You’ve probably heard it: in order to attain true success in a given field, you need to spend roughly 10,000 hours practicing in that given field. If you’ve googled it, like I have, you will know that the principle comes from Malcolm Gladwell’s book “Outliers: The Story of Success”. This article isn’t about that book as a whole. It’s about the Rule as a meme.
Here’s what I think: the 10,000 hour rule is wrong for the same reason why a million monkeys with keyboards will not definitely produce Shakespeare within a dozen years. Success isn’t something that comes just because it’s about time it did. It’s something much more elusive and interesting than quantity.
We like to think that quantity is enough, sometimes. That given enough quantity, we will eventually have an increase in quality. Hence, 10,000 hours. Or monkeys. Comforting? Yes. It means that if we try enough, we will get it. True?… Not necessarily. I remember that in my early days of googling I wanted to reach a certain story written by a certain person on the internet. And I thought, “My god, how can I ever reach it? There’s a lot of people writing out there writing all sorts of things, who knows how many results I’ll run into!”
I ran into that exact story on the first try. Here’s the quote that can get you to that story: [something that happened] “little more than a week ago, still gave him nightmares, so he spent most of the night watching the stars.” Do you want to know the funny bit? “so he spent most of the night watching the stars.” — this would have been enough. 10 words, not even amazingly special. Unique on google. (well, not unique, but the second result is the same story; and I suppose once this article gets indexed, there will be three results – all concerning the same story)
It’s been a long time since the internet started and pretty much everything is on Google. There’s more than a million English-speaking ‘monkeys with keyboards’ out there, I’ll wager, and yet I can find a given book by putting in approximately 10 words, in the correct succession, within quotation marks. Or make that 20, just in case.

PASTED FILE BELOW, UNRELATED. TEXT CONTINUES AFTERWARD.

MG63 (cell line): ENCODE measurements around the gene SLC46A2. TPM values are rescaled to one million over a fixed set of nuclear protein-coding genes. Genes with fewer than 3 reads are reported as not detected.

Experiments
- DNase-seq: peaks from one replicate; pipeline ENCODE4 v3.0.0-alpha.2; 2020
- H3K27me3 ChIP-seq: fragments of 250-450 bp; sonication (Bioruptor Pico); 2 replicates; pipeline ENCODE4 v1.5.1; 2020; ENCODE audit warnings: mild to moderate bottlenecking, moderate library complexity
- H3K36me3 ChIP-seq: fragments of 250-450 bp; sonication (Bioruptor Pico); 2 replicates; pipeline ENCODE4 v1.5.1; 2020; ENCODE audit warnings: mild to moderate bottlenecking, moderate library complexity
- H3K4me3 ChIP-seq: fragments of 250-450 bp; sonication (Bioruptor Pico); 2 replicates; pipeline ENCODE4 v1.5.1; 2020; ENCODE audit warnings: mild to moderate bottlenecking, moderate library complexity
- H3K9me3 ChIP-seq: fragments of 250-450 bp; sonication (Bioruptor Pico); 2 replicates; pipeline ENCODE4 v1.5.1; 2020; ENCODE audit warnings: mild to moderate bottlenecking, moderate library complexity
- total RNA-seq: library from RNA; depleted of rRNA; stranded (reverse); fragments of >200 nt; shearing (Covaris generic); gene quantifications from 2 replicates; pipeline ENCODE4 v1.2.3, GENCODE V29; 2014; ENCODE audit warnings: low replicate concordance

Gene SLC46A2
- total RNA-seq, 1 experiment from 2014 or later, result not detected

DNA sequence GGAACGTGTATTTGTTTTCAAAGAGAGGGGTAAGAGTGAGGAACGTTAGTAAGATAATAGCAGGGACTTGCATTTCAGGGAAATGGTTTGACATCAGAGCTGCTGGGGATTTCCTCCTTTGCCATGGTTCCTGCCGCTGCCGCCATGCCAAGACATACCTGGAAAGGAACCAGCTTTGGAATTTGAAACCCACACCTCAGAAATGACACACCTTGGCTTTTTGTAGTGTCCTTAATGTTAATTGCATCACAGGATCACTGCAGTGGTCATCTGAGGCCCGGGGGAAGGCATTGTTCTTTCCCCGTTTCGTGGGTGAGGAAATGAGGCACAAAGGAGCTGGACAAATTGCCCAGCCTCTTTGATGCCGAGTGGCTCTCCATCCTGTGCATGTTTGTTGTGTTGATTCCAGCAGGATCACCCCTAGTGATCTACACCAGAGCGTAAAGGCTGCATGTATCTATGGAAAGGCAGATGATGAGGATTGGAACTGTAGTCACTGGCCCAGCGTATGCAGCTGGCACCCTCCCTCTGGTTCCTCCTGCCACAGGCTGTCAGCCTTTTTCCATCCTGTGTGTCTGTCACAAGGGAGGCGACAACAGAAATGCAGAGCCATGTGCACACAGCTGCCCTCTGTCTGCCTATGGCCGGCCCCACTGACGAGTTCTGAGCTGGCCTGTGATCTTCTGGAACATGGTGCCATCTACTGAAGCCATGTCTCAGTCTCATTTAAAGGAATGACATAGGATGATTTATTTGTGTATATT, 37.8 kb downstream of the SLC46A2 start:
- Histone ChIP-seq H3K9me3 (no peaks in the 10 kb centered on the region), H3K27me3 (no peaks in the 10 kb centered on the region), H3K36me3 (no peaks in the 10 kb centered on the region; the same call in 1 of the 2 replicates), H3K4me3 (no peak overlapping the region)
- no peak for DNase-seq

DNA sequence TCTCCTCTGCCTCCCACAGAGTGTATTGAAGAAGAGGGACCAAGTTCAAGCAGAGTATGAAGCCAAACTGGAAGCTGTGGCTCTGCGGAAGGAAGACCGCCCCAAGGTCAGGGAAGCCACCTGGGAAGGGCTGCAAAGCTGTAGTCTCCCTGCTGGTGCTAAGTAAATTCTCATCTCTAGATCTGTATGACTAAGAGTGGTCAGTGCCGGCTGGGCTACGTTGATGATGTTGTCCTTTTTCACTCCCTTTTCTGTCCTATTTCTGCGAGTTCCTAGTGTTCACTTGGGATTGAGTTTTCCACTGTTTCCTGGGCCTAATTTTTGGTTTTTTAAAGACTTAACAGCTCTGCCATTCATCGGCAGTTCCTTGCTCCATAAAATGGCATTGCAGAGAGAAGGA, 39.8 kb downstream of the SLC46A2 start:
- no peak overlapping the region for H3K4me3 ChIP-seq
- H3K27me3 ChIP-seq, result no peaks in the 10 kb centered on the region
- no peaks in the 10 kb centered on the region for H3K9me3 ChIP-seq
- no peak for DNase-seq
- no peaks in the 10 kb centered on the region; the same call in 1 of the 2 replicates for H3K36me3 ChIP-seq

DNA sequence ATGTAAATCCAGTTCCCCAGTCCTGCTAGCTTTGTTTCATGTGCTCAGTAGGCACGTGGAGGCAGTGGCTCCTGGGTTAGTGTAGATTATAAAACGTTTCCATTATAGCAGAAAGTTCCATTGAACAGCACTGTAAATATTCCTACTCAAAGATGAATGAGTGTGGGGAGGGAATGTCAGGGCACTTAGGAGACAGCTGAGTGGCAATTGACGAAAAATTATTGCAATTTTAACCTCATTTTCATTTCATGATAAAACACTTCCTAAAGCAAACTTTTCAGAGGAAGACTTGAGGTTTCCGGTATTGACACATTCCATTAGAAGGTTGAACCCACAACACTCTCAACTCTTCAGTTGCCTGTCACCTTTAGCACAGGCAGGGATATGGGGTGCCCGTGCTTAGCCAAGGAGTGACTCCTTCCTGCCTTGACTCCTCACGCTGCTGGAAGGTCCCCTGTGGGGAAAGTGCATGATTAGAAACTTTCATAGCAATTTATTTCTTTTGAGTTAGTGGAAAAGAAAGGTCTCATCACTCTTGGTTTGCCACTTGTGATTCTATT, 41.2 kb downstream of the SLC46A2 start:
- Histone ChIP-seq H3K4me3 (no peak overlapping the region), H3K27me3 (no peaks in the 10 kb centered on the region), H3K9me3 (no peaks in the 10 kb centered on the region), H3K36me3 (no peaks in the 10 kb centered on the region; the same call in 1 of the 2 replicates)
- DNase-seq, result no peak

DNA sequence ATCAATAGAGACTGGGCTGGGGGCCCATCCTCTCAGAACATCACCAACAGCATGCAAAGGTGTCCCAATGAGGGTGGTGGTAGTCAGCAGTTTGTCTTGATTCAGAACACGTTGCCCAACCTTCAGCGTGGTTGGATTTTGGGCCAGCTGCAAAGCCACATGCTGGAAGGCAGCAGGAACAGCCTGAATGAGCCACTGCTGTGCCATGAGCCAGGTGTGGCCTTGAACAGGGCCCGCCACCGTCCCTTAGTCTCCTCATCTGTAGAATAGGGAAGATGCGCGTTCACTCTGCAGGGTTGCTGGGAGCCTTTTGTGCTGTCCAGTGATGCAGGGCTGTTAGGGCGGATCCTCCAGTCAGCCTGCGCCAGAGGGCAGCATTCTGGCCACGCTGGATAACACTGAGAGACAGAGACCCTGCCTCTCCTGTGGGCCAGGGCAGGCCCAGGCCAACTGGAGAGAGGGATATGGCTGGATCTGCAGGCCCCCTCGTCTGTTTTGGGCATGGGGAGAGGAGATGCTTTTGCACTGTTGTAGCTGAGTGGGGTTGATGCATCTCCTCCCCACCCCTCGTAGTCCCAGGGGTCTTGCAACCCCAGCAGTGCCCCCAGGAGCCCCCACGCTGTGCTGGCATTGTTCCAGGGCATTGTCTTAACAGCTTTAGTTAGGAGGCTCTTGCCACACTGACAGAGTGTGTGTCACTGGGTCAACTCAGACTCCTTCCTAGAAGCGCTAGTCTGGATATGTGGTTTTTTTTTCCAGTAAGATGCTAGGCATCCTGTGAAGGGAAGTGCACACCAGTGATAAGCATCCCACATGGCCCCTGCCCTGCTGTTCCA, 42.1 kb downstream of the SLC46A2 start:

What do the monkeys of randomness have to do with 10,000 hours of work in an area? Well, they prove that quantity doesn’t necessarily produce a certain result. I have unfortunately known people working in the same domain for many, many years who have reached a point where they no longer develop. In some cases, they even go backwards, becoming less competent as they go along. Managers who ‘already know’, artists who are ‘great’… You know the sort.
It’s not just about the number of hours, is it? It’s about affinity, cleverness, having the right people to turn to and hard work. All together.
If you have an affinity for the domain, you’ll make progress faster – I would probably need longer than the average person to become a good artist since my ability with visual things is quite bad (I often don’t recognize people; once I didn’t recognize a high school teacher out of context, especially since she’d cut her hair).
However, if I were to go about it the clever way, counting on my strengths and studying the theory behind reproducing images, as well as teaching myself to recognize angles and proportions and to really see things in terms of lines and shapes, I’d probably do better than if I simply grabbed a pencil and started trying to reproduce things.
If I had good teachers to resort to and to help me with things such as ‘no, no, the shoulder lines go down, not up’, I’d probably progress even faster.
And then there’s hard work.
One route to success in a field is not equal to another. You can take shortcuts in places where comprehending a system will propel you forward. Or you can choose a direction where hard work really is a lot of what you need to do (sports?… learning a new language?… But even there things vary). And you can, of course, go about it the wrong way without realizing it.
So how long does it take to reach success? Well, that depends. More or less time. Depending on the field. And depending on whether you’re just a monkey with a keyboard, stuck pounding with little to no direction.